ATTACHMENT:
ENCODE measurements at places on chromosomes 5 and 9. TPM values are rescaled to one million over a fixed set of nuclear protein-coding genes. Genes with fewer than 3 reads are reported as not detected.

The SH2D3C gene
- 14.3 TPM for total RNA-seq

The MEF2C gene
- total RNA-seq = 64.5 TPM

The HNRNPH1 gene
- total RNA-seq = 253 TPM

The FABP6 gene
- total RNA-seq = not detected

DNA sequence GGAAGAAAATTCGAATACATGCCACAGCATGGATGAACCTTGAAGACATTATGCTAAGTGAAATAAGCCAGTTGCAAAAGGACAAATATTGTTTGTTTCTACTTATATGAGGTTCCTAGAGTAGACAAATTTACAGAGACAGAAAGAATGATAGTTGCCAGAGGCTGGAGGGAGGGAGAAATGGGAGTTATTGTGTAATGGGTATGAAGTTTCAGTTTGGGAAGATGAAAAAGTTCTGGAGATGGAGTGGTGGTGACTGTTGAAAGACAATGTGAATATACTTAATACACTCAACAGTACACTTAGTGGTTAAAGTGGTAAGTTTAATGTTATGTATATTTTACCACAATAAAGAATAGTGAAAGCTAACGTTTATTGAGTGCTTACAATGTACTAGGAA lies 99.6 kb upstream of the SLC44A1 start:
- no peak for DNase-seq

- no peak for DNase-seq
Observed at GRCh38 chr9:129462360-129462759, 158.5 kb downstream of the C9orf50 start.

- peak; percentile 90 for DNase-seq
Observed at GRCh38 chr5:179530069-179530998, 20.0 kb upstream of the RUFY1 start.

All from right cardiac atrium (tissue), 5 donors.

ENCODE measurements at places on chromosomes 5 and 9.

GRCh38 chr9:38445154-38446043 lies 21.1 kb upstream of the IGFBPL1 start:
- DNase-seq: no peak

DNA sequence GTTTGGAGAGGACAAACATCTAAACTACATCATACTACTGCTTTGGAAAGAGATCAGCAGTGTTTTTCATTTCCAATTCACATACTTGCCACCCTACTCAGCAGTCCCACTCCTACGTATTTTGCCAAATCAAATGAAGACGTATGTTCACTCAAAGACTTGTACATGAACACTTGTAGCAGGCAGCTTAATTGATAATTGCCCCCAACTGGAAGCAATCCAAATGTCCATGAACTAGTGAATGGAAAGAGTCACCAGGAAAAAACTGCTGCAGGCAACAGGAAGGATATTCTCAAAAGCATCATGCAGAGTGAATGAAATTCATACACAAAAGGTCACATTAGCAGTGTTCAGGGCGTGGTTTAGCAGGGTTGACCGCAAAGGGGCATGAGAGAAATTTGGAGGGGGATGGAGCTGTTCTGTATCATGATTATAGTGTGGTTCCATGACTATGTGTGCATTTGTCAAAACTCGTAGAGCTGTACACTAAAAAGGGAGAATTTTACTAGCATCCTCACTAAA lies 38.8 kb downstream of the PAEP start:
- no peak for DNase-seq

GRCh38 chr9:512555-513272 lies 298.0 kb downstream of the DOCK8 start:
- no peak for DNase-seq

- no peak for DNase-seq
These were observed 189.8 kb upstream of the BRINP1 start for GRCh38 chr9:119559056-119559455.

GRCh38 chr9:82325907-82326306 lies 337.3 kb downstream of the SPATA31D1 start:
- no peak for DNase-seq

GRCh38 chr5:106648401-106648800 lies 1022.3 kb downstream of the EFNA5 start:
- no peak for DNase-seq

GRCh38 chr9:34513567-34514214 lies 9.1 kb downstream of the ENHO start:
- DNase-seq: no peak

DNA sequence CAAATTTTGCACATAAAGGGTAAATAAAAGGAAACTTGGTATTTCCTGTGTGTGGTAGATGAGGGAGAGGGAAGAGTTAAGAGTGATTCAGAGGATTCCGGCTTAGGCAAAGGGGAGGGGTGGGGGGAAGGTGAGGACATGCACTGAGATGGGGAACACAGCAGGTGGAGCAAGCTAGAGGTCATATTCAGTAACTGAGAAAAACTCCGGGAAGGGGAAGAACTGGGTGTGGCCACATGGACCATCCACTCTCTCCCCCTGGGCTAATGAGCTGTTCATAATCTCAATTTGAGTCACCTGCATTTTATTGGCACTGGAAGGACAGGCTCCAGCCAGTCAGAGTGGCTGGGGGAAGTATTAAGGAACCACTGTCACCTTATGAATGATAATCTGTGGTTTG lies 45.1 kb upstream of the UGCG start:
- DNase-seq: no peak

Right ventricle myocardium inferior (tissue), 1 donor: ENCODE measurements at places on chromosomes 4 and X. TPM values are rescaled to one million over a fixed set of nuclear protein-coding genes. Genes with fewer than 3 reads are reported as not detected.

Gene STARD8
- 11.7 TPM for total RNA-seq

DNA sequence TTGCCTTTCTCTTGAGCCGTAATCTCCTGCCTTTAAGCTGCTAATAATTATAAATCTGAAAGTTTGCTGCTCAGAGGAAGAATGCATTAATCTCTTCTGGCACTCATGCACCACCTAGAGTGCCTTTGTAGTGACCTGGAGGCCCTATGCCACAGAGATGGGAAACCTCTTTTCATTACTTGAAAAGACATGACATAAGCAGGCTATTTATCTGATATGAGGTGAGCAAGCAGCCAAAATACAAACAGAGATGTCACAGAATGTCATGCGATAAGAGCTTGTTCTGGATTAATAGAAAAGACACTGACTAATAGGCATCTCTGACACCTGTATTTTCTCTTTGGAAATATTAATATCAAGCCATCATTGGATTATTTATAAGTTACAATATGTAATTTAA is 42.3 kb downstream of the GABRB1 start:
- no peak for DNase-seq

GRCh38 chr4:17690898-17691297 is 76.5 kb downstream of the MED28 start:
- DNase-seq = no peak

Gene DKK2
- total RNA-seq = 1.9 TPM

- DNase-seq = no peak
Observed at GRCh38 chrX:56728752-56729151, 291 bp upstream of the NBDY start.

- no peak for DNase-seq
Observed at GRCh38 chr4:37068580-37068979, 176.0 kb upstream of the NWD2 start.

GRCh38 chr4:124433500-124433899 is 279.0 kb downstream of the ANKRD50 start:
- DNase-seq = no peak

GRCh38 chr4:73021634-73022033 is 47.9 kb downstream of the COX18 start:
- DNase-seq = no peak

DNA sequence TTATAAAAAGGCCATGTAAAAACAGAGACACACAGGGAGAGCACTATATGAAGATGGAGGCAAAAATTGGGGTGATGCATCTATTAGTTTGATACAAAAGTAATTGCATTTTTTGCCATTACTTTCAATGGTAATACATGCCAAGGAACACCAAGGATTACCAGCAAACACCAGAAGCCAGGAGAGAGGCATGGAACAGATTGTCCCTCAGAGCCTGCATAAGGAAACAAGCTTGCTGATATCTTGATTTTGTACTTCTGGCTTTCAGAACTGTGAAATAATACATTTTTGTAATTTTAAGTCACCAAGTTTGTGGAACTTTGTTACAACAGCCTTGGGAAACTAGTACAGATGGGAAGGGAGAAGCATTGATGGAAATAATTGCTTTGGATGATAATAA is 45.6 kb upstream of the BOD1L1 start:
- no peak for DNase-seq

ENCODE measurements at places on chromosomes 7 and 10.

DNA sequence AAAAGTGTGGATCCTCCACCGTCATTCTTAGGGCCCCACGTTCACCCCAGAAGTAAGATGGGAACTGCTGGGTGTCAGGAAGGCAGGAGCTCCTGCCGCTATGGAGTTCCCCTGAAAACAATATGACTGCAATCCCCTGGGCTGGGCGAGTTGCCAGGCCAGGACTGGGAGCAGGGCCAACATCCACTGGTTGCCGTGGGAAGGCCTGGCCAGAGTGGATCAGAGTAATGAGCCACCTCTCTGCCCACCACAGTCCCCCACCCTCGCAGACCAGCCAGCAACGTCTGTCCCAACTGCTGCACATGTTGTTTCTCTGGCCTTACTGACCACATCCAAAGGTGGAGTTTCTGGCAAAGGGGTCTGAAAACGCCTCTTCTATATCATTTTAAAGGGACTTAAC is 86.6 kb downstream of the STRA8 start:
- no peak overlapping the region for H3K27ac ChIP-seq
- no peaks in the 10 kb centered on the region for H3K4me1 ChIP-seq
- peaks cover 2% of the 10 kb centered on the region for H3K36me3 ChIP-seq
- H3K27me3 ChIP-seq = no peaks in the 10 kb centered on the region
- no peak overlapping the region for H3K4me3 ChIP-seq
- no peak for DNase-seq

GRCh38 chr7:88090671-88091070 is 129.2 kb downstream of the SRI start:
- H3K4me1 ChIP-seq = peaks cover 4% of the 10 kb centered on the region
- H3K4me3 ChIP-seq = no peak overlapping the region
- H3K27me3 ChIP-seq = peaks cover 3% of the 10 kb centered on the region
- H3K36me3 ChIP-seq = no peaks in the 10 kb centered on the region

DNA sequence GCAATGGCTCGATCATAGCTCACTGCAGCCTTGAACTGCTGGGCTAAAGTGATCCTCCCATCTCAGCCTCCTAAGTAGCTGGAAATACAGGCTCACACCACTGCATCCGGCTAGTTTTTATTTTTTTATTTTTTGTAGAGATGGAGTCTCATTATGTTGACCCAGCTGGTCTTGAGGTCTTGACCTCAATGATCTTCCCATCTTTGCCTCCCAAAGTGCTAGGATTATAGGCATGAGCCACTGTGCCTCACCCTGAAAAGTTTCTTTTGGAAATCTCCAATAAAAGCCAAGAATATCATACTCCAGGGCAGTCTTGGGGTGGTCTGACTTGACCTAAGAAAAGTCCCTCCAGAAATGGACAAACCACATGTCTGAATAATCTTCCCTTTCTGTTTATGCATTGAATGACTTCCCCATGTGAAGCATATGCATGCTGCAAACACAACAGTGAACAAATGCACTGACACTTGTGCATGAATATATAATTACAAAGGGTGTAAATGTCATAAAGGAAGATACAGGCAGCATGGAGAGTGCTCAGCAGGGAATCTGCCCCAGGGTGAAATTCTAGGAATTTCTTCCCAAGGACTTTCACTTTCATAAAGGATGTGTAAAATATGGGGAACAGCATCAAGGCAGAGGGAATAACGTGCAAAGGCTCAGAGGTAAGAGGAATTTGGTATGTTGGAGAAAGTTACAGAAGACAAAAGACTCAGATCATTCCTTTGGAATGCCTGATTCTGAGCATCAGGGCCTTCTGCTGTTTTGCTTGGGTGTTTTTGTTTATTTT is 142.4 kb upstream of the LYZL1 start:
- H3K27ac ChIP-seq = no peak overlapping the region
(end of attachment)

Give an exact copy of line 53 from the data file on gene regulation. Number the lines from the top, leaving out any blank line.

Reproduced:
ENCODE measurements at places on chromosomes 7 and 10.